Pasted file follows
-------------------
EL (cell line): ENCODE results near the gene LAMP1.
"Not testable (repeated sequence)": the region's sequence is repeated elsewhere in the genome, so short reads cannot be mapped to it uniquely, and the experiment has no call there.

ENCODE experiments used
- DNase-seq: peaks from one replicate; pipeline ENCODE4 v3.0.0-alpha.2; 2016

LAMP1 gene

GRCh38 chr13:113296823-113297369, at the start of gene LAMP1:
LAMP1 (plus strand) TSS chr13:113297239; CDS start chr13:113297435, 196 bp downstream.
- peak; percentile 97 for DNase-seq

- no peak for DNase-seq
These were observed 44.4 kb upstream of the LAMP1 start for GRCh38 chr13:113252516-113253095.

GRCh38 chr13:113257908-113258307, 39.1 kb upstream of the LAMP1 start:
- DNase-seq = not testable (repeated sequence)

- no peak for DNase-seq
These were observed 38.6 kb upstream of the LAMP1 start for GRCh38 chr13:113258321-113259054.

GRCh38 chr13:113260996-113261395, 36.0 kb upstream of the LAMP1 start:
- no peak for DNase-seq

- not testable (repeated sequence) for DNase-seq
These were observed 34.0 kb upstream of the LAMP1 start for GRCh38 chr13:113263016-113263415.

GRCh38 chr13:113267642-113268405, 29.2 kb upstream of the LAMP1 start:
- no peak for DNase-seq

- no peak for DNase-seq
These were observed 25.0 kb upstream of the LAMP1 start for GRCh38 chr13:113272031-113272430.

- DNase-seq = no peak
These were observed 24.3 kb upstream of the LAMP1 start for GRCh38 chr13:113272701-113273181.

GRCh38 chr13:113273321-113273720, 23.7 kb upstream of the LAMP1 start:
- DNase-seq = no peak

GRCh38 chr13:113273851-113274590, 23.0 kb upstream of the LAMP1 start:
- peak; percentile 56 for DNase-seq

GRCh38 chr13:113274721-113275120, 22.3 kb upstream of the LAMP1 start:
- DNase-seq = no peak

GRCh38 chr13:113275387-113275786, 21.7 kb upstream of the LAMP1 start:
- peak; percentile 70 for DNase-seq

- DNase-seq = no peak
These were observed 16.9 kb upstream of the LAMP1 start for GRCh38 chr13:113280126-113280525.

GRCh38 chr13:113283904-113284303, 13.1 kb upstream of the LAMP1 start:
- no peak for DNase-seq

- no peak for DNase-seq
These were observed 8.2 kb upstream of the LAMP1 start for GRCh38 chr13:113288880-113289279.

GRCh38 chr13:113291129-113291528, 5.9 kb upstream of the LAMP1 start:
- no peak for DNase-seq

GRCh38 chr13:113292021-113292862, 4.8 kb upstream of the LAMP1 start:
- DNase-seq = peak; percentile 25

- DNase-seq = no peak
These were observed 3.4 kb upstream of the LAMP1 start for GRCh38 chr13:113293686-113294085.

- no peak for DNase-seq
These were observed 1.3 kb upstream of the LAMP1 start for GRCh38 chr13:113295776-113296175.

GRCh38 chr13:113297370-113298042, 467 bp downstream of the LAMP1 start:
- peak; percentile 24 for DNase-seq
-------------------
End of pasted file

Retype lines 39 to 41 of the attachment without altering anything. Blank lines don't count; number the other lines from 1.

GRCh38 chr13:113291129-113291528, 5.9 kb upstream of the LAMP1 start:
- no peak for DNase-seq

GRCh38 chr13:113292021-113292862, 4.8 kb upstream of the LAMP1 start: